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A Gift of Song
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A Gift of Song

By Percy Mabandu, arts journalist and writerNeo Muyanga.jpg

 

 

 

 

There has always been a cherished tenderness in the spirit of the way singer/song-writer, Neo Muyanga directs his performances. It touches each member of his audiences in a way that leaves them feeling that Muyanga sings personally for them. This is arguably part of why he is held in special regard by music and art lovers in general. One could see this charm at work as he closed his performance at the Thomas Pringle Hall last night. The gig was just about done when someone in the middle seat yelled out, “Encore!” Muyanga smiled, and reached out for an evergreen. A song that won him a lasting place in the hearts of many of the gathered followers: Born In A Taxi; Such a gift of a song. Suddenly, everyone who may have felt at sea with the less familiar songs was back on familiar shores. This is a song that Muyanga and his then guitarist accomplice, Masauku Chipembere entered the scene in the late 1990s as BLK Sonshine.

At the Thomas Pringle Hall, the song started as a voice and string tune we all knew, though delivered with a slightly slower tempo. The entrance of his two collaborators, drummer Andre Swartz and Peter Ndlala on the bass, gave it a fuller refreshing pop sensibility. It worked. Many humming along; Rewarded fans.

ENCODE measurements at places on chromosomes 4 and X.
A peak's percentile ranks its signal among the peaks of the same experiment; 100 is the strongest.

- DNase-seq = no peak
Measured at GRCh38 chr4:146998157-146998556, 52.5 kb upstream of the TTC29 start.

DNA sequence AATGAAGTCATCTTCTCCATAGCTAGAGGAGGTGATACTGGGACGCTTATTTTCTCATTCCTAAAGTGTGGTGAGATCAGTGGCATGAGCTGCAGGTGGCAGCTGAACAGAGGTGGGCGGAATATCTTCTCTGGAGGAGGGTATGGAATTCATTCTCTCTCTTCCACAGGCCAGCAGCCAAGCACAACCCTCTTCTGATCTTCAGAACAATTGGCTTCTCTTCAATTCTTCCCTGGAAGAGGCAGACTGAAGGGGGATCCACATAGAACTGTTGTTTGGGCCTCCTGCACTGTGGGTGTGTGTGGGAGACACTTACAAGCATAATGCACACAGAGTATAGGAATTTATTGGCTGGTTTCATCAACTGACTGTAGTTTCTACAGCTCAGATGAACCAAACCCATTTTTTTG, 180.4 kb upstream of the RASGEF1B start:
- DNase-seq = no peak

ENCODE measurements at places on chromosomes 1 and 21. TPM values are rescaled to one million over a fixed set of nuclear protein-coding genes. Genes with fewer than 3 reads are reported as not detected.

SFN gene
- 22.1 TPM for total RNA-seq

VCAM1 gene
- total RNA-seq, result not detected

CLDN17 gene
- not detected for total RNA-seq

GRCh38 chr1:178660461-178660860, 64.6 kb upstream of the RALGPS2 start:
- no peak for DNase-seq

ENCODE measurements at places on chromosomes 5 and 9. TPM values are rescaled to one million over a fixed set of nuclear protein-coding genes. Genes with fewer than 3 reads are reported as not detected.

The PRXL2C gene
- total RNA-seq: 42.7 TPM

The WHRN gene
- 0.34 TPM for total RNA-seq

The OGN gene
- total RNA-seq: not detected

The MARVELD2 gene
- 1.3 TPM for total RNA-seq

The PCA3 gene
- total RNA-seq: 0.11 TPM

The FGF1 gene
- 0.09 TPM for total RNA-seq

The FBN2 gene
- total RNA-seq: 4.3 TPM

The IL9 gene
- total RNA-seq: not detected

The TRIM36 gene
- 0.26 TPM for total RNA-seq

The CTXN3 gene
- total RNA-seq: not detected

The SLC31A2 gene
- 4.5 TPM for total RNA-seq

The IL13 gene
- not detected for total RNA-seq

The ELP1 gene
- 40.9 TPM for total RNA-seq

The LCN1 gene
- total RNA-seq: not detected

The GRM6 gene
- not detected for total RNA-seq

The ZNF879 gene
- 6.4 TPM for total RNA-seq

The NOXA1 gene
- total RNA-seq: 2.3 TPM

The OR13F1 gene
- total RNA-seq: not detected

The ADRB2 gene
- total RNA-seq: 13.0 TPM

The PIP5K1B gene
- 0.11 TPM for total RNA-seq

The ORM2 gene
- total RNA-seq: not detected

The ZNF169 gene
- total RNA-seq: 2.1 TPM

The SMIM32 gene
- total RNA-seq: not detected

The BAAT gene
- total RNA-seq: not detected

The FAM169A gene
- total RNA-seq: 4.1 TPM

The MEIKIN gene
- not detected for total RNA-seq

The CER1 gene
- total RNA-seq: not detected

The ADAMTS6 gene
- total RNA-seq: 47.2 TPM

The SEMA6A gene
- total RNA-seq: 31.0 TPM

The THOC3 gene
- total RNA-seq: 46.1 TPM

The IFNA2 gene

However, before reaching for his familiar guitar, Muyanga had been at the piano and keyboard. He played tunes from his debut solo album, Listening Room (Mudra No.8) and subsequent records, Toro Tse Sekete and Dipalo. His most elegantly political hymn, “Nalete” felt ever-more relevant given the current political climate in the country. The image of “a leadership that knows it is balancing an elephant on its fingernail” as a line in the lyric laments, could not have been more accurate. The trio felt a bit loose in parts. It was as if we were all invited to watch a rehearsal session. Their rhythm section was quietly responsive as they provided balance to Muyanga’s lilts and cadences. The show did not feel over produced. This is both its strength and arguably its only fault. As the songs sauntered to a conclusion, one hoped we would see the trio more and more on our national stages. They represent a rare and most needed voice with an authentic touch. 

 

 

 

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